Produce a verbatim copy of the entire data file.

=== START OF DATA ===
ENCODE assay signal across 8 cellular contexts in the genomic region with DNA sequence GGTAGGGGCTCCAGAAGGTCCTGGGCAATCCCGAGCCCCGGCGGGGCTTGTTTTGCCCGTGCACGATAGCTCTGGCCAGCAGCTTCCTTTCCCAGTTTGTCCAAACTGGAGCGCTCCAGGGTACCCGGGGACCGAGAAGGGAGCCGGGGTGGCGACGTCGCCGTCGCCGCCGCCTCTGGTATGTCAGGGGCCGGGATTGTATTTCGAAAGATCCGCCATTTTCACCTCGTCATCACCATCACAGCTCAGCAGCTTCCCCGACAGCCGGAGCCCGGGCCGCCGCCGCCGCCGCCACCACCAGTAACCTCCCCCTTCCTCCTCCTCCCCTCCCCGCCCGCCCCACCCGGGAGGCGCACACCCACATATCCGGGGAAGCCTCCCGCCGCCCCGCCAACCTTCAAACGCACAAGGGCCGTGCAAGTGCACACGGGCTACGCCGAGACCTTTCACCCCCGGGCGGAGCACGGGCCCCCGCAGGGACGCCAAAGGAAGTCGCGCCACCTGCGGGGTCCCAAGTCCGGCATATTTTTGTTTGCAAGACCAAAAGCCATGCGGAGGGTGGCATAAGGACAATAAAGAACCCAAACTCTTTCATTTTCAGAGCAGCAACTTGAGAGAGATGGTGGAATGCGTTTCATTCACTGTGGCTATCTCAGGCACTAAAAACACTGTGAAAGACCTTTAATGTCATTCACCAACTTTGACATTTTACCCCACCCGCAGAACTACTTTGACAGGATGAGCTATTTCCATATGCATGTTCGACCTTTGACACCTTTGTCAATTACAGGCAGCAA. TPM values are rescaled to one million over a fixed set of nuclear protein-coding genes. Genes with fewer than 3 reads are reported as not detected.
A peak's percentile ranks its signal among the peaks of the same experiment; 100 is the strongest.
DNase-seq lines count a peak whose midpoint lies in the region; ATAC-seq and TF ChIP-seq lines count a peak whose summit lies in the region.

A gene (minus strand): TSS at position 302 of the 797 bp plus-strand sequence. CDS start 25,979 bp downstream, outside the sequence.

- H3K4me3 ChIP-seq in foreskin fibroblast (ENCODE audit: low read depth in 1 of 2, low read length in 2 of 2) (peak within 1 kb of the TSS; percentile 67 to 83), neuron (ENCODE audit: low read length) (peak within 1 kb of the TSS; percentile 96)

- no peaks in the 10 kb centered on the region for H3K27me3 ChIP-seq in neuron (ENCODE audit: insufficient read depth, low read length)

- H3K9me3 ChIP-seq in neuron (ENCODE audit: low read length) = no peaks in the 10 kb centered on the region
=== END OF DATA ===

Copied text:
ENCODE assay signal across 8 cellular contexts in the genomic region with DNA sequence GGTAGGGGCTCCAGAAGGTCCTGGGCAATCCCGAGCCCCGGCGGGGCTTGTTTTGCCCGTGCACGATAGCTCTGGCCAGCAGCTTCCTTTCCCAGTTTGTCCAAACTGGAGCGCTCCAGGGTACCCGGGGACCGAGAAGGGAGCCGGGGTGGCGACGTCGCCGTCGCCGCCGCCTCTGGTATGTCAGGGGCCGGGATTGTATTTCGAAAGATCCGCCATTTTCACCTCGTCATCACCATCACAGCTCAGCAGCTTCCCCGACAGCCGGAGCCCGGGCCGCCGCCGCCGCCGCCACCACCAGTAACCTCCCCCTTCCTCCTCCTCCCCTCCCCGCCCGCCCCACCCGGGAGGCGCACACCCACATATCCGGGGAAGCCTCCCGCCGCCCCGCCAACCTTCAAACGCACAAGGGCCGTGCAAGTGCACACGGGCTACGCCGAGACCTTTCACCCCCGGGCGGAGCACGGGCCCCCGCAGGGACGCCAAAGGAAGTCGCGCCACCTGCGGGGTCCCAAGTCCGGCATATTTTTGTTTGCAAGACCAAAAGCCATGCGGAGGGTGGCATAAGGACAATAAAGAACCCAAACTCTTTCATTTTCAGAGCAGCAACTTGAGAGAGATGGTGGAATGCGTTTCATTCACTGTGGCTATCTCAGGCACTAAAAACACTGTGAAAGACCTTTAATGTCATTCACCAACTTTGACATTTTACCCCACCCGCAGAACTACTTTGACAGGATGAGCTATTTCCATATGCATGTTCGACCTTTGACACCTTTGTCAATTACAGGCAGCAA. TPM values are rescaled to one million over a fixed set of nuclear protein-coding genes. Genes with fewer than 3 reads are reported as not detected.
A peak's percentile ranks its signal among the peaks of the same experiment; 100 is the strongest.
DNase-seq lines count a peak whose midpoint lies in the region; ATAC-seq and TF ChIP-seq lines count a peak whose summit lies in the region.

A gene (minus strand): TSS at position 302 of the 797 bp plus-strand sequence. CDS start 25,979 bp downstream, outside the sequence.

- H3K4me3 ChIP-seq in foreskin fibroblast (ENCODE audit: low read depth in 1 of 2, low read length in 2 of 2) (peak within 1 kb of the TSS; percentile 67 to 83), neuron (ENCODE audit: low read length) (peak within 1 kb of the TSS; percentile 96)

- no peaks in the 10 kb centered on the region for H3K27me3 ChIP-seq in neuron (ENCODE audit: insufficient read depth, low read length)

- H3K9me3 ChIP-seq in neuron (ENCODE audit: low read length) = no peaks in the 10 kb centered on the region